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SVB Financial — a 9fin explainer

Owen Sanderson's avatar
  1. Owen Sanderson
6 min read

If you’ve been living under a rock, or head down in the weeds of corporate credit, you might not have seen the trouble that SVB Financial — Silicon Valley Bank, to its friends and the legions of venture capitalists and startups founders which have used it over the past 40 years — is in.

But it looks to us like it’s mid-way through a death spiral.

The shares were down 30% on Wednesday, down 60% on Thursday, and a further 46% in the pre-market before Friday’s open. Anecdotally, depositors are running in size, a classic bank run the like of which the US hasn’t really seen since the global financial crisis.

The immediate trigger for the slide was the bank’s announcement on Wednesday that it had sold $21bn of high quality securities, booking a $1.8bn loss in the process, and that it was launching a capital raise for an additional $2.25bn of equity, with Goldman Sachs underwriting and General Atlantic agreeing to inject $500m at the market price.

At the time, the bank positioned this as a turnaround story which would be accretive to P&L over time, and said it would be reinvesting the proceeds of the asset sale (mostly long-dated bonds and guaranteed mortgage-backed securities) into short term government debt.

But two days is a long time in the middle of a bank run, and Twitter is awash with tales of venture capitalists pulling funds out of the bank and telling their portfolio companies to do the same.

A cursory glance at the balance sheet (provided as a helpful “mid-quarter update” by the bank on Wednesday) seems reassuring — it has among the lowest loan-to-deposit ratios of any large US bank, at 43%. That’s reassuring, because when depositors take out their money en masse, banks have to sell assets to raise the money. Selling loans is hard; they’re illiquid, harder to value, specialist exposures. Much better to sell government debt.

SVB has a great deal of government debt (some $91bn) locked away in the “held to maturity” book. This is all going to be money-good; it’s mostly US Treasuries or “agency MBS” (that is, mortgage-backed securities issued by Fannie Mae and Freddie Mac, which trade as a liquid rates product in the US).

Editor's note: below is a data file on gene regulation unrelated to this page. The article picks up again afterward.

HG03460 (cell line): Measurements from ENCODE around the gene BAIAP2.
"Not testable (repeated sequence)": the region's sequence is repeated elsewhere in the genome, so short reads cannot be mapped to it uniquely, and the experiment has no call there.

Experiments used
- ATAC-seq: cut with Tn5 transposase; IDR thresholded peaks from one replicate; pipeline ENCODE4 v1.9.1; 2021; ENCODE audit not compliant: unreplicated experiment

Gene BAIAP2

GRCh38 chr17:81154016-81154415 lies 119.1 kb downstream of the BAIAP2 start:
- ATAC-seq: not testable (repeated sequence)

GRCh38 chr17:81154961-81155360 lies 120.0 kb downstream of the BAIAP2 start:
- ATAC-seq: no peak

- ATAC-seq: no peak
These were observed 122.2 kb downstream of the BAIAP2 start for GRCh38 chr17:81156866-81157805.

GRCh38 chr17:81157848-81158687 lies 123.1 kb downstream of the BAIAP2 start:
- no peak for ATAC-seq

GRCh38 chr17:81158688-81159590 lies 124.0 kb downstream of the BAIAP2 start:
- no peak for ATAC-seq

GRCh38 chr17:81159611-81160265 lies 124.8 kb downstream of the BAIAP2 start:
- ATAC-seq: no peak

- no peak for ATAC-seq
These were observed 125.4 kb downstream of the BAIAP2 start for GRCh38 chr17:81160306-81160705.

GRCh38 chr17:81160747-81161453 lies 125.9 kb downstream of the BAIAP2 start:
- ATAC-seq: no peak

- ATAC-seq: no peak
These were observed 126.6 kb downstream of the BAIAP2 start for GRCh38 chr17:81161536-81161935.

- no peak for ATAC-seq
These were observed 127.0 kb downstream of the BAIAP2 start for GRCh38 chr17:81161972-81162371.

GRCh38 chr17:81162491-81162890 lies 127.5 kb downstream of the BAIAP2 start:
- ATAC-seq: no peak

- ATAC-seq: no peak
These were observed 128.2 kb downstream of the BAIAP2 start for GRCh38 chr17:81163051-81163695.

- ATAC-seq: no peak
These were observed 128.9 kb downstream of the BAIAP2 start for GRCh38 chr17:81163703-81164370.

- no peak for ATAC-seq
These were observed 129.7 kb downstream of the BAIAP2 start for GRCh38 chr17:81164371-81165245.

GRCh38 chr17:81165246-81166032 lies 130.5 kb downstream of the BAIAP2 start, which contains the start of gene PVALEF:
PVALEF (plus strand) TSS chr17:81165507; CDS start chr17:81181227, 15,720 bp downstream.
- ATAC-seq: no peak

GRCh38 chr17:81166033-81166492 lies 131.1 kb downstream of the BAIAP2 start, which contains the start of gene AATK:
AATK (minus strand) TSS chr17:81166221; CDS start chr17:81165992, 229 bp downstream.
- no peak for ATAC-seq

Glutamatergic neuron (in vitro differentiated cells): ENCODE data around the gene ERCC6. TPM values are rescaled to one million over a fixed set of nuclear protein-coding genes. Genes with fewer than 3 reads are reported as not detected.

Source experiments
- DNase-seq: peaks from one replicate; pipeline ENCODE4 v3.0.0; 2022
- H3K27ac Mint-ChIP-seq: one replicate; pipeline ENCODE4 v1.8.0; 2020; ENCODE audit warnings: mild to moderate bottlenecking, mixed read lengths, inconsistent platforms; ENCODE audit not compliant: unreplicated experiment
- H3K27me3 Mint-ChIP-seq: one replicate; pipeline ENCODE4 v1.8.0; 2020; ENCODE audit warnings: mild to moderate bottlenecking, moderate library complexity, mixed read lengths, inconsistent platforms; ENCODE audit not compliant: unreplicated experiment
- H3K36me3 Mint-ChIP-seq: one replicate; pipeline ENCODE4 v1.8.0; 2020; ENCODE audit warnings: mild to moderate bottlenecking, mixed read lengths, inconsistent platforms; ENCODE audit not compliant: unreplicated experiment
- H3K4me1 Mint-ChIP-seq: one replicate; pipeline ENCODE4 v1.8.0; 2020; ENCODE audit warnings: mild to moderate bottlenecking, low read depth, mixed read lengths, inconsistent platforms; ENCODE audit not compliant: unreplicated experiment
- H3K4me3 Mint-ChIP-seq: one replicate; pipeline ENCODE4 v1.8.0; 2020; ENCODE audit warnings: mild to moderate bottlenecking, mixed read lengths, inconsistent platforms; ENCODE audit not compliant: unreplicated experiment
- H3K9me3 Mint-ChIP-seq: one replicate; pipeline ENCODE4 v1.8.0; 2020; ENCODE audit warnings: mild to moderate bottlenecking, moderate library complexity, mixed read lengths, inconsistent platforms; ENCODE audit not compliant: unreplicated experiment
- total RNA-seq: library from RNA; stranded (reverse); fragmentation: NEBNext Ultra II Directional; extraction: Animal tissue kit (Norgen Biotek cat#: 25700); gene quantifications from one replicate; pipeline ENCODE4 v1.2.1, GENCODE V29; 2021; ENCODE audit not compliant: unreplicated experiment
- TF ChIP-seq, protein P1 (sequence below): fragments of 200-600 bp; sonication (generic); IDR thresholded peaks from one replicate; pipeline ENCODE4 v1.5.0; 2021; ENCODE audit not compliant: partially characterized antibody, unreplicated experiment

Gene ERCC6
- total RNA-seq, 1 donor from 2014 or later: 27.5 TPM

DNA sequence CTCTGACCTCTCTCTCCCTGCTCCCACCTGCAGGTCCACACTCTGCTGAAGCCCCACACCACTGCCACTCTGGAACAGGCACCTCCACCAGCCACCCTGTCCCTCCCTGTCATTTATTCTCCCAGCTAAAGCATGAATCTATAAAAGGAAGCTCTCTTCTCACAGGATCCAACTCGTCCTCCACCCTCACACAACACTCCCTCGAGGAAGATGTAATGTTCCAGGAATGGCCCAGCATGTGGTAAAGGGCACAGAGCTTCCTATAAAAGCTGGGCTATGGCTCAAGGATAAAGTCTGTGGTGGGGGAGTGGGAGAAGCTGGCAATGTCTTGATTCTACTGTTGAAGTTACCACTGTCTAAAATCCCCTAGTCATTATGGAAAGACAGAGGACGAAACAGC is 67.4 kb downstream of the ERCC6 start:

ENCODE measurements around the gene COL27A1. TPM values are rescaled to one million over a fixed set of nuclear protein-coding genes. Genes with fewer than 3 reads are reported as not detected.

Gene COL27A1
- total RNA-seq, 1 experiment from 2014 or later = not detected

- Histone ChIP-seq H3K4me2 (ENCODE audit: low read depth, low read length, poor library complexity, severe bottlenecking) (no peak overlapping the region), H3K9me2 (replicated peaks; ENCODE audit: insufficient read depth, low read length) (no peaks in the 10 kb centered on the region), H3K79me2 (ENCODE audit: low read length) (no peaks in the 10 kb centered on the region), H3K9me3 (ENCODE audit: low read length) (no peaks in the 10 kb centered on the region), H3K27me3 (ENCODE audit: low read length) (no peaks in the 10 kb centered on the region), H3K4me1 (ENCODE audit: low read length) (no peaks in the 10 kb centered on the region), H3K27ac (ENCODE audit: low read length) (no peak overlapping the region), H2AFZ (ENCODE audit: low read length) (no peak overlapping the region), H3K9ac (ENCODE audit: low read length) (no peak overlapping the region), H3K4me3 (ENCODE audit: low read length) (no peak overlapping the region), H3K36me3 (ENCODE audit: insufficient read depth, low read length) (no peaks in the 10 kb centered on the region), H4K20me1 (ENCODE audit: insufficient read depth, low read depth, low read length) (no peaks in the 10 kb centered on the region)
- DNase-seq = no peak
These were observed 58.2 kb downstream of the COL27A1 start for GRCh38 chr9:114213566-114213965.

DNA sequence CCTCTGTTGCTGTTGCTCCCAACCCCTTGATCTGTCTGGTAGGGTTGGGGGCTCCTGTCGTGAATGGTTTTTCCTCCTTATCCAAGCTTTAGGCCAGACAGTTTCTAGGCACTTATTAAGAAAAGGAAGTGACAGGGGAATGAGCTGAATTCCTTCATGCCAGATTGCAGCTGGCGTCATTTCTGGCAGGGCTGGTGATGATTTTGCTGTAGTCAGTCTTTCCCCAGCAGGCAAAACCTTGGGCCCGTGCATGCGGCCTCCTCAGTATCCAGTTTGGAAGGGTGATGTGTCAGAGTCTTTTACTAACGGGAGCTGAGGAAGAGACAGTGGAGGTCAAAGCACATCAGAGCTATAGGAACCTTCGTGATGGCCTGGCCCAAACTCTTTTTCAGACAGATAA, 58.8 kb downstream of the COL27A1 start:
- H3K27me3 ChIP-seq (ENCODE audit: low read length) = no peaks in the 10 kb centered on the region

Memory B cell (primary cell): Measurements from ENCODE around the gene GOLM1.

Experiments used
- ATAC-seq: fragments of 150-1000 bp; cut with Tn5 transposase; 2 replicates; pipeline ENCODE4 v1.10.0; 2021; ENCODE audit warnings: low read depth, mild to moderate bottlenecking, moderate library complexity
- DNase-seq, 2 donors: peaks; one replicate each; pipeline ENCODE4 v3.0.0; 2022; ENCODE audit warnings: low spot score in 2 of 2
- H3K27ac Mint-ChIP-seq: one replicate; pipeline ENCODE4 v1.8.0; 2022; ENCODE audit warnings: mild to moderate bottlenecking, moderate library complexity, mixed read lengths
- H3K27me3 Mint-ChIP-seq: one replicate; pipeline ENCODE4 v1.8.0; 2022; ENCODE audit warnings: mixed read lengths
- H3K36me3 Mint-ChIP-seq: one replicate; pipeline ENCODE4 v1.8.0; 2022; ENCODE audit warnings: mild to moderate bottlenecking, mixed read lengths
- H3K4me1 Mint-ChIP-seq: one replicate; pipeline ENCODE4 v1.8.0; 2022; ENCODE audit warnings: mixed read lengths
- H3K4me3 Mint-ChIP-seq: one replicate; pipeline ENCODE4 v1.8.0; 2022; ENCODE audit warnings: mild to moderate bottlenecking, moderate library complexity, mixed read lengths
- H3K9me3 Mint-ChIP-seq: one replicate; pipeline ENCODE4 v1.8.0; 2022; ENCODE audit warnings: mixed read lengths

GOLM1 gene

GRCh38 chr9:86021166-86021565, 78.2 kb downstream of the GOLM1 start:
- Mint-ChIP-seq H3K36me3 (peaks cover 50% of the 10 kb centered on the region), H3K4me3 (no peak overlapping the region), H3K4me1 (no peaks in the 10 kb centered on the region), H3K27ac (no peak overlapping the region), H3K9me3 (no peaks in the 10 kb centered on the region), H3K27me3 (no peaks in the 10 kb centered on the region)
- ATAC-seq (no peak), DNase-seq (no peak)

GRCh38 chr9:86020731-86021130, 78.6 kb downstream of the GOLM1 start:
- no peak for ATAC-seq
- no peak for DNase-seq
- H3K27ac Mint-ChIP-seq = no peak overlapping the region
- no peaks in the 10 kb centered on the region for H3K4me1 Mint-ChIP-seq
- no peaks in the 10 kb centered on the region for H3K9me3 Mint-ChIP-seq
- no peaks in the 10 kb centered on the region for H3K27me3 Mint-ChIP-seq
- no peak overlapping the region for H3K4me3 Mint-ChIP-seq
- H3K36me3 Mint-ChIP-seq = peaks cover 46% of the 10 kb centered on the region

The trouble is, it was all bought when interest rates were low and bond prices were high. Now interest rates have gone up, bond prices have gone down, and selling these assets will crystallise a large loss of around $15bn. That’s enough to wipe out nearly all of SVB’s accounting equity. That’s no good for any company, but particularly bad news for a bank; financial institutions need to maintain minimum capital ratios. Blow through these and the regulators get involved, and it won’t end well.

So there’s a real constraint on what SVB can actually sell to meet any deposit outflows. It can’t sell the loan book, and selling the “high quality” assets, which are extremely liquid and readily available, will cause a huge loss.

Stresses started to emerge on SVB because of the specialist client base the bank serves. It’s highly geared to the tech ecosystem, with much of its deposit base driven by tech firm capital raising. Startups will do a funding round, deposit the cash in SVB, rinse and repeat. Typically, though, these startups are not standalone profitable, so the cash balance tends to draw down over time, unless replenish with new capital raising activity. 2022 was a terrible year for all sorts of financial markets, and particularly for VC fundraising, so the deposit base wasn’t being topped up.

Fast forward to now, and the risks of this highly concentrated deposit base are also becoming clear. Traditional banks raise deposits from a mix of individuals and institutions, with individual deposits often covered by some kind of government insurance. In the US, the Federal Deposit Insurance Corporation will cover $250k of deposits; beyond that, most individuals will tend to invest their wealth in financial assets, so in practice pretty much every regular person’s bank account is protected.

Institutional deposits can come from many different sources, including corporate treasury cash management desks, other financial institutions, funds or indeed governments, but they are uninsured (so effectively unsecured creditors of banks) and generally move much much faster than retail accounts.